Surfing Lobitos / Peru
This is about our surfing in Lobitos. To read up on our experience with WAVES for Development, read Annie’s post here.
We arrived in Lobitos late on a Friday afternoon. Eager to surf, and feeding off of the stoke of the other volunteers, we were in the water within a couple hours.
First stop was “La Punta,” (the point), aptly named. La Punta is a left-hand point break over rocks that give way to sand. When the swell is strong, the wave breaks outside across the rocks. Seems like it could give a nice long ride, but the swell wasn’t strong enough while I was there. After breaking once, the wave then ‘reforms’ as the water moves inside, and there’s another smaller wave formed that is essentially a beach break.
For a small, remote desert town full of fishermen and oil rigs, the surf was more crowded than I expected, but certainly not as bad as NYC on a good day, and it had the benefit of more consistent waves.
The crowd was a mix of locals and gringos of the usual mix (i.e. Australians), some ripping, others just bobbing like buoys. This was generally our experience during sunset sessions, especially on weekends, but the mornings were a different story…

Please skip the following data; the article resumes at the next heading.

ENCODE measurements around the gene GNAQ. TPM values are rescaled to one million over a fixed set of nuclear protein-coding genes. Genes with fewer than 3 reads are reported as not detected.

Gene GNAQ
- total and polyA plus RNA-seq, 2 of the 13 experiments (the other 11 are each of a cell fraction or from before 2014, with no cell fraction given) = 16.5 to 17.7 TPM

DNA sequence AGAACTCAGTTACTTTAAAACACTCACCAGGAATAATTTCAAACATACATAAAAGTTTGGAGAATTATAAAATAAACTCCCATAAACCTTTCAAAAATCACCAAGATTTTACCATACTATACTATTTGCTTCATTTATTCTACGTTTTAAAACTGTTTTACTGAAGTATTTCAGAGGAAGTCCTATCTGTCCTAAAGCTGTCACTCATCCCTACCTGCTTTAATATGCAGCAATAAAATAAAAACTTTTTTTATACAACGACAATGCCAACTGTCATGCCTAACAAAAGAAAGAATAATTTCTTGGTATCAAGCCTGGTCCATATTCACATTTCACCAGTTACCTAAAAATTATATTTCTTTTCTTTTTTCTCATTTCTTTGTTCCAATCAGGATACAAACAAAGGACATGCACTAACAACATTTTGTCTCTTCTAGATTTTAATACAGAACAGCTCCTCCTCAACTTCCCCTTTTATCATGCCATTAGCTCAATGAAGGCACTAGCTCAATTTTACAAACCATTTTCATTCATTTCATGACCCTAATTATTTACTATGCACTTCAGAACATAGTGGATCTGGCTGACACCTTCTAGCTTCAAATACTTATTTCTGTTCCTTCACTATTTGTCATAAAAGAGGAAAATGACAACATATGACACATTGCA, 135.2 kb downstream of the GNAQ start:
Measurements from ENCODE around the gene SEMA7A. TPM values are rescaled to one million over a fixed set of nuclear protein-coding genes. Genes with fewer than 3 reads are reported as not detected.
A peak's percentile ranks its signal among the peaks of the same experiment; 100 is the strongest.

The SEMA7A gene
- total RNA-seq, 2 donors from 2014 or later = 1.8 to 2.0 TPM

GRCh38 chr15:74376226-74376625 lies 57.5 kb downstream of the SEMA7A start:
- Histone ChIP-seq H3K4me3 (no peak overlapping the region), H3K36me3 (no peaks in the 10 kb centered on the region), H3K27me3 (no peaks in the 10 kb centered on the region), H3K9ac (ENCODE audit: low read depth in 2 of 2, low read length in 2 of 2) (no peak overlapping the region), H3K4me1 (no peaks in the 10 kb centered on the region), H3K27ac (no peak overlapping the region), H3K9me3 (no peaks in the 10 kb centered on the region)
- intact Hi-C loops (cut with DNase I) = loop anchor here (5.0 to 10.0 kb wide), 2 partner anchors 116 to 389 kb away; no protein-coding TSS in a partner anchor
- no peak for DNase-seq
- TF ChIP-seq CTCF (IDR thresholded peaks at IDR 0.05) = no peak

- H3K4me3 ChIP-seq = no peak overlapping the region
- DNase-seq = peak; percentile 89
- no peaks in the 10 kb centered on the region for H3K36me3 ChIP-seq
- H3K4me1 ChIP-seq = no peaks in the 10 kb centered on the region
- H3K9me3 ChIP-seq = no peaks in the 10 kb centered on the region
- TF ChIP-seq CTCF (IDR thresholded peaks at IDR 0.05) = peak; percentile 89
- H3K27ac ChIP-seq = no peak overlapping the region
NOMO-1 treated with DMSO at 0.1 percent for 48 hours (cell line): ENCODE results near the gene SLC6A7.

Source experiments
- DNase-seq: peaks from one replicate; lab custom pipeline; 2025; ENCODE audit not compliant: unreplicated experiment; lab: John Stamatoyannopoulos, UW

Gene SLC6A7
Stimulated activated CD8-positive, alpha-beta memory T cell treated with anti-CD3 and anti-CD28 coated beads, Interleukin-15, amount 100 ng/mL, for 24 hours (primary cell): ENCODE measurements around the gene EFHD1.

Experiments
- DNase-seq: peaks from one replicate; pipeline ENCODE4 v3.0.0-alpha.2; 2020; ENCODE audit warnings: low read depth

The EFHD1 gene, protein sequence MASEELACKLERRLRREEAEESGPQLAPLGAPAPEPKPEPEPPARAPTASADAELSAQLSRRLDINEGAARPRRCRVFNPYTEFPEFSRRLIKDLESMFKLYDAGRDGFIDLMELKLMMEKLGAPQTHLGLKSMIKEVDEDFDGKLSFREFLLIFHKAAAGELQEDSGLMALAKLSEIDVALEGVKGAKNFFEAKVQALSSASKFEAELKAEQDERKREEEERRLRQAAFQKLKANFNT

As we’ve seen elsewhere in South America, no one wakes up early! Said another way, the early bird gets the [waves]! Waking up before light, we’d get down to the beach and in the water before anyone else, scoring waves by ourselves, and eventually with other gringos willing to rise early.
Of course, the other way to get waves to yourselves is to travel further than anyone else. Which brings us to our next break…
Short for Punta Panama, I’d been hearing about this spot from the other volunteers for days. Chemy seemed scared to go back. Zuheir (a.k.a. Zuey) had his board snapped in half… in the whitewash. “Heaaavvvyy” is what everyone kept saying. But, it was a right (I much prefer surfing rights because I’m on my forehand), and uncrowded, and, well, it would be an adventure.
So when the swell came up, forecasting 7-8 feet, it was on.
Departing our house at ~5AM, Brian – another volunteer – and I walked the two miles to Punta Panama, mostly in the dark, mostly in silence, save for the sound of crashing, no, exploding waves, on shore.